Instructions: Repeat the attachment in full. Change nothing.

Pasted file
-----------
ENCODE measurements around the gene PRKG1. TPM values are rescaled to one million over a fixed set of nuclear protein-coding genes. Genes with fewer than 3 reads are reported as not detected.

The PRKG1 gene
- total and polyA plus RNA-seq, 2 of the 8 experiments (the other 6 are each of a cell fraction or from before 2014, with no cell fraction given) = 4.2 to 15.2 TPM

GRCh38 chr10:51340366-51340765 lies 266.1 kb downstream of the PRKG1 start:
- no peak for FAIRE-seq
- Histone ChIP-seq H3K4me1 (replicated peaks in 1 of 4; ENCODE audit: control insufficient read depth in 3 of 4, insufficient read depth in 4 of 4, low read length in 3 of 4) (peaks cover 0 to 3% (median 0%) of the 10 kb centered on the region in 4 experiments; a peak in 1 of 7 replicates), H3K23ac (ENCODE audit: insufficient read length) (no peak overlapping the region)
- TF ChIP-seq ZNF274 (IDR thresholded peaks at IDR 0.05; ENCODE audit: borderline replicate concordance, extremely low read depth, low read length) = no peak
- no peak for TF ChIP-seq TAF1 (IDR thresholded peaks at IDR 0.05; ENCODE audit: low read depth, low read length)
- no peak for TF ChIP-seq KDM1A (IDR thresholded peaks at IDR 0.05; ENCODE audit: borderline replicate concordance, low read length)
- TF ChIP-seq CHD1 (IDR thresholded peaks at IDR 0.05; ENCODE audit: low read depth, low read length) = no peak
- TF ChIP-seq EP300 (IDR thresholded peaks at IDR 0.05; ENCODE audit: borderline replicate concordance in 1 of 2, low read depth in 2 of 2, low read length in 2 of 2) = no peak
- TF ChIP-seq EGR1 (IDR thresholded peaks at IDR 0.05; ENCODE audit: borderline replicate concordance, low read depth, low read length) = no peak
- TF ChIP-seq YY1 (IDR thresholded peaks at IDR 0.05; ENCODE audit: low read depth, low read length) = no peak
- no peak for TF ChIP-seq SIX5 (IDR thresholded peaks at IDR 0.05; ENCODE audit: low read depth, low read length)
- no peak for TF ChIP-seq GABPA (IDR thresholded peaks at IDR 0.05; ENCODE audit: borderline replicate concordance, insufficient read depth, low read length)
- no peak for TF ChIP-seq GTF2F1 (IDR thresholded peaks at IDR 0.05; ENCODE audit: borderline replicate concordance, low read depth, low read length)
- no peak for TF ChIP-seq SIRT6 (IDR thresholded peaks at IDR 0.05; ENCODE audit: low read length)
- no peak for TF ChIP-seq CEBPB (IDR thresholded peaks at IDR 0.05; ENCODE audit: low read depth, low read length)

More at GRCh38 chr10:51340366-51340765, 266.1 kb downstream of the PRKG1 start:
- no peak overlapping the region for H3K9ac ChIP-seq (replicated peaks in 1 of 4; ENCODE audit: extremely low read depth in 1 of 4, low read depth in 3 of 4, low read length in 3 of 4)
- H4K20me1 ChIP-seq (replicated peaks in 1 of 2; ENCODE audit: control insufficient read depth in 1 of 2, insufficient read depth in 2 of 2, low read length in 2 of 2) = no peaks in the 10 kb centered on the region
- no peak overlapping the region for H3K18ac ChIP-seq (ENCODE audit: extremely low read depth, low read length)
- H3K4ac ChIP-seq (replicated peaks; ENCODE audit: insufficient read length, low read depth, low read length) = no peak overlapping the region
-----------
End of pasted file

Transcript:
ENCODE measurements around the gene PRKG1. TPM values are rescaled to one million over a fixed set of nuclear protein-coding genes. Genes with fewer than 3 reads are reported as not detected.

The PRKG1 gene
- total and polyA plus RNA-seq, 2 of the 8 experiments (the other 6 are each of a cell fraction or from before 2014, with no cell fraction given) = 4.2 to 15.2 TPM

GRCh38 chr10:51340366-51340765 lies 266.1 kb downstream of the PRKG1 start:
- no peak for FAIRE-seq
- Histone ChIP-seq H3K4me1 (replicated peaks in 1 of 4; ENCODE audit: control insufficient read depth in 3 of 4, insufficient read depth in 4 of 4, low read length in 3 of 4) (peaks cover 0 to 3% (median 0%) of the 10 kb centered on the region in 4 experiments; a peak in 1 of 7 replicates), H3K23ac (ENCODE audit: insufficient read length) (no peak overlapping the region)
- TF ChIP-seq ZNF274 (IDR thresholded peaks at IDR 0.05; ENCODE audit: borderline replicate concordance, extremely low read depth, low read length) = no peak
- no peak for TF ChIP-seq TAF1 (IDR thresholded peaks at IDR 0.05; ENCODE audit: low read depth, low read length)
- no peak for TF ChIP-seq KDM1A (IDR thresholded peaks at IDR 0.05; ENCODE audit: borderline replicate concordance, low read length)
- TF ChIP-seq CHD1 (IDR thresholded peaks at IDR 0.05; ENCODE audit: low read depth, low read length) = no peak
- TF ChIP-seq EP300 (IDR thresholded peaks at IDR 0.05; ENCODE audit: borderline replicate concordance in 1 of 2, low read depth in 2 of 2, low read length in 2 of 2) = no peak
- TF ChIP-seq EGR1 (IDR thresholded peaks at IDR 0.05; ENCODE audit: borderline replicate concordance, low read depth, low read length) = no peak
- TF ChIP-seq YY1 (IDR thresholded peaks at IDR 0.05; ENCODE audit: low read depth, low read length) = no peak
- no peak for TF ChIP-seq SIX5 (IDR thresholded peaks at IDR 0.05; ENCODE audit: low read depth, low read length)
- no peak for TF ChIP-seq GABPA (IDR thresholded peaks at IDR 0.05; ENCODE audit: borderline replicate concordance, insufficient read depth, low read length)
- no peak for TF ChIP-seq GTF2F1 (IDR thresholded peaks at IDR 0.05; ENCODE audit: borderline replicate concordance, low read depth, low read length)
- no peak for TF ChIP-seq SIRT6 (IDR thresholded peaks at IDR 0.05; ENCODE audit: low read length)
- no peak for TF ChIP-seq CEBPB (IDR thresholded peaks at IDR 0.05; ENCODE audit: low read depth, low read length)

More at GRCh38 chr10:51340366-51340765, 266.1 kb downstream of the PRKG1 start:
- no peak overlapping the region for H3K9ac ChIP-seq (replicated peaks in 1 of 4; ENCODE audit: extremely low read depth in 1 of 4, low read depth in 3 of 4, low read length in 3 of 4)
- H4K20me1 ChIP-seq (replicated peaks in 1 of 2; ENCODE audit: control insufficient read depth in 1 of 2, insufficient read depth in 2 of 2, low read length in 2 of 2) = no peaks in the 10 kb centered on the region
- no peak overlapping the region for H3K18ac ChIP-seq (ENCODE audit: extremely low read depth, low read length)
- H3K4ac ChIP-seq (replicated peaks; ENCODE audit: insufficient read length, low read depth, low read length) = no peak overlapping the region